Arboreal archaeology and early Navajo land use

Research output: Contribution to journalArticle

Abstract

Arboreal archaeology is the use of tree-ring data to examine past human exploitation of forest resources. Arboreal archaeology can identify how and when past groups procured wood for artifact manufacture, medicine, fuel, and construction timbers. More importantly, dendroarchaeological sampling of these non-site resources can significantly enhance our understanding of past land use patterns. This research shows the utility of the arboreal archaeological record in understanding early Navajo land use in northwestern New Mexico, USA, and suggests archaeologists should promote wider application of the research on these endangered parts of the archaeological record.

Original languageEnglish (US)
Pages (from-to)342-350
Number of pages9
JournalJournal of Archaeological Science: Reports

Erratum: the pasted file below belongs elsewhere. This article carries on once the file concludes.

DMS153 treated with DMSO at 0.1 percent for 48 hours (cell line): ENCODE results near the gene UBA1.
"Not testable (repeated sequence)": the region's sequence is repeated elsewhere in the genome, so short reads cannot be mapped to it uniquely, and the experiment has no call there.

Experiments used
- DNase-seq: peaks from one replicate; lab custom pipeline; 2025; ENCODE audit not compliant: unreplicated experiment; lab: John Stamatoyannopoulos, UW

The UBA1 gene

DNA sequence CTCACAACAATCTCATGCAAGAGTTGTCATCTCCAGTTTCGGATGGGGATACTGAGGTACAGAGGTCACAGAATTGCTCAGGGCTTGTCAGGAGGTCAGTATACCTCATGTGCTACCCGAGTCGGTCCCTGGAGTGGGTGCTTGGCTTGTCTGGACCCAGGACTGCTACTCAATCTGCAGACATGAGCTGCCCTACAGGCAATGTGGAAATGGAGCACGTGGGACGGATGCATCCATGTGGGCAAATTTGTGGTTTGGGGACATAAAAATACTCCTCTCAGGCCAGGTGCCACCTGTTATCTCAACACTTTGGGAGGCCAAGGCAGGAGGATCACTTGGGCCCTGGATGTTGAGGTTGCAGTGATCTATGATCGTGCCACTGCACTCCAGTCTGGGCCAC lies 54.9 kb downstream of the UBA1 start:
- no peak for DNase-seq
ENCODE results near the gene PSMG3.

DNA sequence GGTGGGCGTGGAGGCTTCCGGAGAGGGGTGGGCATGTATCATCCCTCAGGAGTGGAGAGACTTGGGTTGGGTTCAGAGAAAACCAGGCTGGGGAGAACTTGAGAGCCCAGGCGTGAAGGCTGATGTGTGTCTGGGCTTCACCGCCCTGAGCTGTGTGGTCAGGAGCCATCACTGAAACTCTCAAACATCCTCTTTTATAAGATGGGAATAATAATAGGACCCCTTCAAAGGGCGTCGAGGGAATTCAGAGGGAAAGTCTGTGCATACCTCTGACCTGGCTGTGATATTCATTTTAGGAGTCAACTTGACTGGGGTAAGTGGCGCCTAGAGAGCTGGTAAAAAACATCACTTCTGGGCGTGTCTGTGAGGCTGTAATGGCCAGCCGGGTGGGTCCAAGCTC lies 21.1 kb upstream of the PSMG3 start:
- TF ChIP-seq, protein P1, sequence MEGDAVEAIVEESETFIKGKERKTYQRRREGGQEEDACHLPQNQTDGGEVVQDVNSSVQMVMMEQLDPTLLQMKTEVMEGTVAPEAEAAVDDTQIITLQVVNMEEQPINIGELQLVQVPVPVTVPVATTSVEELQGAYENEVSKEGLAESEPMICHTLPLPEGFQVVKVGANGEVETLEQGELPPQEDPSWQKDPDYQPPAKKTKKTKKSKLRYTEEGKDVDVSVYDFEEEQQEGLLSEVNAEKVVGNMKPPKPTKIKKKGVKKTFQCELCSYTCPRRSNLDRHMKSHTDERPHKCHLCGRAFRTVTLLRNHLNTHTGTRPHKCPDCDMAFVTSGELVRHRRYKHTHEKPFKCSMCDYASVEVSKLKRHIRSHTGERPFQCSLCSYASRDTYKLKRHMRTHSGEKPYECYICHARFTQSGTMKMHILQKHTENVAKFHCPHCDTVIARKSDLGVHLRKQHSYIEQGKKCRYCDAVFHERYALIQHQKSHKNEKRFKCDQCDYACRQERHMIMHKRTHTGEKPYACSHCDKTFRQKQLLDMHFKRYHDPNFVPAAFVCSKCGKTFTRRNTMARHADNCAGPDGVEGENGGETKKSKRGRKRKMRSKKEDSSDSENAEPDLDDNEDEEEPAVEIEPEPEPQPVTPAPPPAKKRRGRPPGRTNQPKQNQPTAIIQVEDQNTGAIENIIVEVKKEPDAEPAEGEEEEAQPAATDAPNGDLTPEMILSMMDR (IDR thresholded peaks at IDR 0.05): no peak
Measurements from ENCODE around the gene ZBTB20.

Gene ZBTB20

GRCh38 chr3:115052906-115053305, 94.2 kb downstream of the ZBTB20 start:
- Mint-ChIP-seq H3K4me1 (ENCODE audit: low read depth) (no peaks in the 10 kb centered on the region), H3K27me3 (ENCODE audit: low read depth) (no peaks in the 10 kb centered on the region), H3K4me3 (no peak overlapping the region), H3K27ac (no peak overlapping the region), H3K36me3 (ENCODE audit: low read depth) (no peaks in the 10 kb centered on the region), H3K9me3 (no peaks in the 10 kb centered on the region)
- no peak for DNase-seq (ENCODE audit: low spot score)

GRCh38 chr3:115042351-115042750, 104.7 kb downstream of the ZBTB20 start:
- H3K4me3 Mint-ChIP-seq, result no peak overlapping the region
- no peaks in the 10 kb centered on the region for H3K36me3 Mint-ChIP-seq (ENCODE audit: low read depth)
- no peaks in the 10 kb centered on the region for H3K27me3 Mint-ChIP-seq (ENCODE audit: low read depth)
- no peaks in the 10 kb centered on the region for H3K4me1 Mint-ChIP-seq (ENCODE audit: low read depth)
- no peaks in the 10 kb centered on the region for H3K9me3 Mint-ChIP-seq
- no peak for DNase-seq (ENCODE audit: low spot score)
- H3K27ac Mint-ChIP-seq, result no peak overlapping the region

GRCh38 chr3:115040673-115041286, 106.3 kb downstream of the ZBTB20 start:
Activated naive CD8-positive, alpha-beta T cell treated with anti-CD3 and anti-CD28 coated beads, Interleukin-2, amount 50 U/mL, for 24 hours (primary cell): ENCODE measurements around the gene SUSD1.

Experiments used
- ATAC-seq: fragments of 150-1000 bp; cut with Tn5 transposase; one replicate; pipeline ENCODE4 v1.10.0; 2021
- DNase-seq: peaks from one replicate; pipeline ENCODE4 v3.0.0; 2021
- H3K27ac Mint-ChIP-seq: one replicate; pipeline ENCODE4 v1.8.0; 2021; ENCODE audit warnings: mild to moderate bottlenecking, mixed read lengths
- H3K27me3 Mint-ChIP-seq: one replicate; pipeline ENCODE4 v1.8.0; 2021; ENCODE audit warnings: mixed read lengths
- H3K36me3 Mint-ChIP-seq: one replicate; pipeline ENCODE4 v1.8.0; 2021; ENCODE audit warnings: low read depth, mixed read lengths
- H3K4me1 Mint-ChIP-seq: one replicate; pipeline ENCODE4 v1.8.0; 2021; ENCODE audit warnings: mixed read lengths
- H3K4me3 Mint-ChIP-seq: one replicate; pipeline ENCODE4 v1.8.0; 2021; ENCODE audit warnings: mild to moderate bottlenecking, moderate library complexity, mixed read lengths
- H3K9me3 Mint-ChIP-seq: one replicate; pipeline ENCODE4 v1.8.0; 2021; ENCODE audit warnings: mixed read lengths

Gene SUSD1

Volume6
DOIs
StatePublished - Apr 1 2016

Fingerprint

archaeology
land use
resources
exploitation
artifact
Mexico
medicine
Group
Land Use
Archaeology
Archaeological Record
Resources
Sampling
Wood
Artifact
Tree Rings
Timber
Medicine
Exploitation
Archaeologists

Keywords

  • Arboreal archaeology
  • Dendroarchaeology
  • Navajo
  • Tree-ring dating

ASJC Scopus subject areas

  • Archaeology
  • Archaeology
  • History

Cite this

Arboreal archaeology and early Navajo land use. / Towner, Ronald H.

In: Journal of Archaeological Science: Reports, Vol. 6, 01.04.2016, p. 342-350.

Research output: Contribution to journalArticle

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